In processed white flour or white rice, the brown outer skin of the grain has been removed. This skin is where most of the fibre, vitamins and minerals are stored.  Wholegrain foods tend to contain more vitamins and minerals than refined products like white bread and white pasta. Wholegrains are an excellent source of B-Vitamins and folic acid, as well as soluble and insoluble fibres.

It is recommended to add wholegrains into some main meals, substituting brown rice instead of white rice, whole wheat pasta and cuscus or quinoa. Oat bran, rye and barley also help in lowering cholesterol. If you are not able to eat gluten or wheat, alternative grains such as buckwheat, corn, rice and millet, are good substitutes.  

5. Protein

Two portions of protein every day, is recommended and one portion of protein, is the amount that will cover the palm of your hand and this is about 70 grams for meat, 140 grams for fish or two medium eggs. Protein is found in meat, fish, eggs, pulses, beans, dairy products, nuts and meat alternatives like soya products.

Choose lean cuts of meat and remove the skin off poultry. Eat one or two servings per week – one of oily fish like salmon, mackerel or local varieties of fish available. All kinds of pulses and beans, are good alternatives to meat and fish, as they contain soluble fibre, that helps to lower cholesterol. Beans and pulses also contain vitamins and minerals.

Nuts are a source of protein and they are classified as healthy fats. But they are high in calories, so you only need a small handful. 

6. Fat

Some fat is necessary in our diet because it is a valuable source of energy and it helps the body absorb certain nutrients. It can also provide essential fatty acids, that the body cannot make itself.

UNSATURATED FATSThese are found in fish and plant-based foods, like nuts and seeds or the oils that come from them. Unsaturated fats tend to be oils, not solid fats. Eating small amounts of unsaturated fats can help you reduce cholesterol and avoid blocked arteries and blood clots, which can cause strokes.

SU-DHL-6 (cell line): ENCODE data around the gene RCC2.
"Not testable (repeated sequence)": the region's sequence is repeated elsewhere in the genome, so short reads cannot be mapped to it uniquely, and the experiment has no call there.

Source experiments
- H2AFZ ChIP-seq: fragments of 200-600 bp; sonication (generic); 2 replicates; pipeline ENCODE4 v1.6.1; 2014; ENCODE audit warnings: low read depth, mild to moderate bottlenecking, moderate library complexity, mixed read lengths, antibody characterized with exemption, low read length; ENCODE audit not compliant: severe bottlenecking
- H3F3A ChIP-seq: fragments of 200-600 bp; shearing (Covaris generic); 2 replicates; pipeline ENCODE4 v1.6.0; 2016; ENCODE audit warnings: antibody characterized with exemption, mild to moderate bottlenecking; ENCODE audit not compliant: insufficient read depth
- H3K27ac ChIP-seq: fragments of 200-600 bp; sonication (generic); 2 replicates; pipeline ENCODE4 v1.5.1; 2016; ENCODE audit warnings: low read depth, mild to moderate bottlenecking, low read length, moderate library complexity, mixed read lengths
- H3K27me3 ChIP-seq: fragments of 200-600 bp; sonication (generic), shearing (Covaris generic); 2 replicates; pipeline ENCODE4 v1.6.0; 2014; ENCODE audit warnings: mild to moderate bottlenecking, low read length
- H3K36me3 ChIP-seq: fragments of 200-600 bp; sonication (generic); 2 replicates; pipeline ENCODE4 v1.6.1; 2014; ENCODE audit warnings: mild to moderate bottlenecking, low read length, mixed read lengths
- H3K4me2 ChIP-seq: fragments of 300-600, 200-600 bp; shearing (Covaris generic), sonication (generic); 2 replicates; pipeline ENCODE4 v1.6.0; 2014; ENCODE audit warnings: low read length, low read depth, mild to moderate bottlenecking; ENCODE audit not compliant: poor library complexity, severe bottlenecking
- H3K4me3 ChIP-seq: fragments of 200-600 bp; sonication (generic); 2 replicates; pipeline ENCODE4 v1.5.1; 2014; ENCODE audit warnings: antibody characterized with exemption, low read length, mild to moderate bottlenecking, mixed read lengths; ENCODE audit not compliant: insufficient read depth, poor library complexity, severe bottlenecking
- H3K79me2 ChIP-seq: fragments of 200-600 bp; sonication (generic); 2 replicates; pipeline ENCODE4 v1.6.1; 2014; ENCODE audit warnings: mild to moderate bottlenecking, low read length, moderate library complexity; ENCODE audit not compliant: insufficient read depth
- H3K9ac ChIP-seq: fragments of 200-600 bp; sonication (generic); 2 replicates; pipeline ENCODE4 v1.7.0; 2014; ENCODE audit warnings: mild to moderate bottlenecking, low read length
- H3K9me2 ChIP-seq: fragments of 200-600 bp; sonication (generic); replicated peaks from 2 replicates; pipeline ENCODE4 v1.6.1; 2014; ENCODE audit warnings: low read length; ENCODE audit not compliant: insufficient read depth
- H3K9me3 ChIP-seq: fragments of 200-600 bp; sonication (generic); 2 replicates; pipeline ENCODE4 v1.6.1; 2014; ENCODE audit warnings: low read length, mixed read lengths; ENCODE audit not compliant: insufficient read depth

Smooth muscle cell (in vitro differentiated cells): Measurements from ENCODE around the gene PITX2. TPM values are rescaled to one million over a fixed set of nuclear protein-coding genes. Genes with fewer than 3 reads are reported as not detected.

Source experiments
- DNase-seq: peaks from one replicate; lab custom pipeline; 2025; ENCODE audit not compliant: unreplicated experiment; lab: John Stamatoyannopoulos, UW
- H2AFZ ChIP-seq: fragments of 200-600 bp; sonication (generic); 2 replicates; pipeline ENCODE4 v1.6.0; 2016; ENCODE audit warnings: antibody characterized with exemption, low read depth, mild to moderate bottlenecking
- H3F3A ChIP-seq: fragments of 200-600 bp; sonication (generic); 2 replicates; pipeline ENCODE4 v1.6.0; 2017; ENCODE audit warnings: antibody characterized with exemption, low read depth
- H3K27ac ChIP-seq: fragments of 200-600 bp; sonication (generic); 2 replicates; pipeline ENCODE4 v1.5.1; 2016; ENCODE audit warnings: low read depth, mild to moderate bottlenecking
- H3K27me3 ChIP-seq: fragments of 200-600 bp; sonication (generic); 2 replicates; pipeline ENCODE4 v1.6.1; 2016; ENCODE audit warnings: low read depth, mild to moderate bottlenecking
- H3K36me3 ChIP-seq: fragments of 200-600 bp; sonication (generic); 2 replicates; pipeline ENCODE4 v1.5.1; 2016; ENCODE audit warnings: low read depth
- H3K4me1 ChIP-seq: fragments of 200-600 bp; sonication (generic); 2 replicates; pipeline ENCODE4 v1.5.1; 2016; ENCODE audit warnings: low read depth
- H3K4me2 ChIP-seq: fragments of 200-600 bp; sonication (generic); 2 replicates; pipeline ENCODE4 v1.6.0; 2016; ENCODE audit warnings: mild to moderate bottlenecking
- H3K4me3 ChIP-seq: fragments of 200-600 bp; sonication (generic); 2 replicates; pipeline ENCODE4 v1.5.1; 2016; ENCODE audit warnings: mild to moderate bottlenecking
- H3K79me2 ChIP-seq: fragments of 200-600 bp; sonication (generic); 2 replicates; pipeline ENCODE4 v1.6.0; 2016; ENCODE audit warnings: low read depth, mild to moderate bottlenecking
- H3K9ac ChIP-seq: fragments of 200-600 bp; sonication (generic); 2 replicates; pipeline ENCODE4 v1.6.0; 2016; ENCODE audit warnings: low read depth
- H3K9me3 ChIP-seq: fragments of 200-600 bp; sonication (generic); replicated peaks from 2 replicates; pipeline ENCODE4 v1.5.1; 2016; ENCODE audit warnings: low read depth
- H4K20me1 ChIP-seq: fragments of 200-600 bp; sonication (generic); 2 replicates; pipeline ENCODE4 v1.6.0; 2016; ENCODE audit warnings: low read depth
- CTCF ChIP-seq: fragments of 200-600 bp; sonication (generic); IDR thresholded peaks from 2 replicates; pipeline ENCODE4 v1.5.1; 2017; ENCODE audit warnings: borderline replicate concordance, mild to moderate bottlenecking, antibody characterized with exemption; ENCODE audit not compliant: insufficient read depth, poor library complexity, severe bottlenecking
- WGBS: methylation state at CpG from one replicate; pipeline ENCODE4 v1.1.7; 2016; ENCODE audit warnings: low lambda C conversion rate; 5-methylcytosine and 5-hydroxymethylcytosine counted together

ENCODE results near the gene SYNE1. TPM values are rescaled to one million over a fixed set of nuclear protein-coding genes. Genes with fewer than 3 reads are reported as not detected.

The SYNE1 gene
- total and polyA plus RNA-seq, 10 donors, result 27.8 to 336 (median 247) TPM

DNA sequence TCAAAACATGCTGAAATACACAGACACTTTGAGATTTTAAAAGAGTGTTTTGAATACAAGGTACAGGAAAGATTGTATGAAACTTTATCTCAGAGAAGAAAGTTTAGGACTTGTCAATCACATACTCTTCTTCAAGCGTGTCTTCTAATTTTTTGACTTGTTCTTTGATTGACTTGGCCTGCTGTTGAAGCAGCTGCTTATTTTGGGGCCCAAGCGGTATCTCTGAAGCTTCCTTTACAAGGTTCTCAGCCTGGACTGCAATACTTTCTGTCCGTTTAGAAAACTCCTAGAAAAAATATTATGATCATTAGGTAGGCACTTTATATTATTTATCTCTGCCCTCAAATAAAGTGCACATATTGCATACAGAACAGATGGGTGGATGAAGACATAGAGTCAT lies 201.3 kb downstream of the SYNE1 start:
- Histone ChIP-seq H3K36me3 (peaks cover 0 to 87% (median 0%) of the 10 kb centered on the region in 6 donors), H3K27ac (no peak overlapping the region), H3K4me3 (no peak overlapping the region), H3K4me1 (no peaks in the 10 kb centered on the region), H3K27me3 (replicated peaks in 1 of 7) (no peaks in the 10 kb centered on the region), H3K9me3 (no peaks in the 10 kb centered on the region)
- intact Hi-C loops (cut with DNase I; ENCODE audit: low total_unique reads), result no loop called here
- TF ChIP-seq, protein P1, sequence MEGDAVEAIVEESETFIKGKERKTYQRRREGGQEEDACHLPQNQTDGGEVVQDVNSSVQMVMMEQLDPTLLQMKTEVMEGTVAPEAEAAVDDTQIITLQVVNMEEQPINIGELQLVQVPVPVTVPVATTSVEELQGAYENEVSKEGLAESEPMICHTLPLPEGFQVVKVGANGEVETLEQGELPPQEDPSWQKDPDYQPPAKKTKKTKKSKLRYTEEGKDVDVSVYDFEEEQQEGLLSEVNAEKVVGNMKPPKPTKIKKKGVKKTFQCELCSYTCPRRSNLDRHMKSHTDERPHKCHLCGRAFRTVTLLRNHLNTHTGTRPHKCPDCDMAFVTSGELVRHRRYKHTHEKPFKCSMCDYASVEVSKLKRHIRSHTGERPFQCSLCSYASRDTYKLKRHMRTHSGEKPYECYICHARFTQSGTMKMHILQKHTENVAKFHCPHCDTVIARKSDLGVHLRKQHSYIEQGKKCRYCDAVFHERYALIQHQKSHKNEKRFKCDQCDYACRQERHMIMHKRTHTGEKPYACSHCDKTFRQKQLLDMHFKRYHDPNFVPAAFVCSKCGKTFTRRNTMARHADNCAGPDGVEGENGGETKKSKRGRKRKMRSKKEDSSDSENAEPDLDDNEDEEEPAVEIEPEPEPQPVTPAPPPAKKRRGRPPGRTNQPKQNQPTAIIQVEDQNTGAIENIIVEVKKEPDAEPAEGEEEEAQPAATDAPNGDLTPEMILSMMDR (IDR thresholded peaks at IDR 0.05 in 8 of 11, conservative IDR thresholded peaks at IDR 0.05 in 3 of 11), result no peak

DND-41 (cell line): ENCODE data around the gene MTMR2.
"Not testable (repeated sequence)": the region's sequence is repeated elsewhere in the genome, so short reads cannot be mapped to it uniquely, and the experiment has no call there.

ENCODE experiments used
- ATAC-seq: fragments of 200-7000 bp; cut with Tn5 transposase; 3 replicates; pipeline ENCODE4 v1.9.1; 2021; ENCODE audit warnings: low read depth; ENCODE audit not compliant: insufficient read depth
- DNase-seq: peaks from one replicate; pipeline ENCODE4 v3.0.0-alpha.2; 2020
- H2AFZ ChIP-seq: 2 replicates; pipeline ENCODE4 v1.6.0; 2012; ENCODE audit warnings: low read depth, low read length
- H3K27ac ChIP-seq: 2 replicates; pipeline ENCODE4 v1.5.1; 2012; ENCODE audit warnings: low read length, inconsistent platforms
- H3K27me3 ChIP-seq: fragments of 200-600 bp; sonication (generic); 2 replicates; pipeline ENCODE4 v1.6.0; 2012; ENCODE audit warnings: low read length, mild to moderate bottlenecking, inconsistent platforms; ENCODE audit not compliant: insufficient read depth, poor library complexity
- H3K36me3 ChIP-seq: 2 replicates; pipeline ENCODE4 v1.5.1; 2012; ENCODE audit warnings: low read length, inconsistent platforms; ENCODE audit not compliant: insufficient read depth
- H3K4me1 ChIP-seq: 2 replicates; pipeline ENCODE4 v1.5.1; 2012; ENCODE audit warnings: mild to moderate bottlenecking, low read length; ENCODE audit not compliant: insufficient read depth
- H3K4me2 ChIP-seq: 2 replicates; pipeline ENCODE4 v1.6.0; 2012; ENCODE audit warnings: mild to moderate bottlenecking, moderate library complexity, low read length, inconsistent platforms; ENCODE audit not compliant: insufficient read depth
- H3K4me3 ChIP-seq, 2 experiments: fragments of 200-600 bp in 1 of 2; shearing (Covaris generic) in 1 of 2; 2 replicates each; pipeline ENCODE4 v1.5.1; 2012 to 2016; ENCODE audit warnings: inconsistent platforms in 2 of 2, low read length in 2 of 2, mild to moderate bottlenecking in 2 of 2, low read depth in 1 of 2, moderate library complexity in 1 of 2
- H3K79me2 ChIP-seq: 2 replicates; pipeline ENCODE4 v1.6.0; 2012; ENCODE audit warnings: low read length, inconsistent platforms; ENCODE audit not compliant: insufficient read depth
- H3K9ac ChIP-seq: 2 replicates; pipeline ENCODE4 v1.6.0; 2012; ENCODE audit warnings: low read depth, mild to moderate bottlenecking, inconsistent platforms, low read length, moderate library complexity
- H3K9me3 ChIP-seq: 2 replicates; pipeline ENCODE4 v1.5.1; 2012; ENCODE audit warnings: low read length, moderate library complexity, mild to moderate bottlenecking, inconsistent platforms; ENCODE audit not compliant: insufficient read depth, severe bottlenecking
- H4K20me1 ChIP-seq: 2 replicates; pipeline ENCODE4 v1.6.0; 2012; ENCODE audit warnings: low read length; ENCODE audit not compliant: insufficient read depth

OMEGA 3 & OMEGA 6 FATTY ACIDSThese are types of polyunsaturated fat, known as essential fatty acids and are found in oils from fish or plants. They play an important role in the body, helping to keep the artery walls healthy and regulating blood clotting plus lowering blood pressure and having a steady heart rate.

They can help reduce the risk of a stroke and heart attack. This is achieved by improving levels of “good” cholesterol and reducing “bad” cholesterol. Oily fish, nuts and seeds like walnuts, flax seeds and soya products are other sources. 
SATURATED FATSThese are found in butter, lard or coconut oil and can raise cholesterol in your blood, which can lead to blocked arteries and increase the risk of stroke. This type of fats are found in meat and dairy products, fatty cuts of red meats, processed meats like sausages, butter, cream and cheese.

Other examples of saturated fats are palm oil, coconut oil and ghee. In order to reduce your risk of stroke is to the amount of saturated fat you eat and replacing it with small amounts of unsaturated fats found in vegetable and nut oils. replace it with small amounts of unsaturated fats such as vegetable or nut oils.
TRANS FATSThese are artificial fats found in processed foods like cakes, biscuits and margarine.  These trans fats can raise the “bad” cholesterol in your blood and reduce the “good” cholesterol. Thus, increasing the risk of stroke and heart disease.

In Malaysia, we are blessed to be living in a multi ethnic society and enjoy a great variety of foods. We need to eat food to live a good life and look after our health. It is our responsibility to make healthy choices for our families and ourselves. Always read food labels, as they are a great source of information, before you buy anything because it through nutritious food, we can build up our immune and cardio-vascular systems and gut health.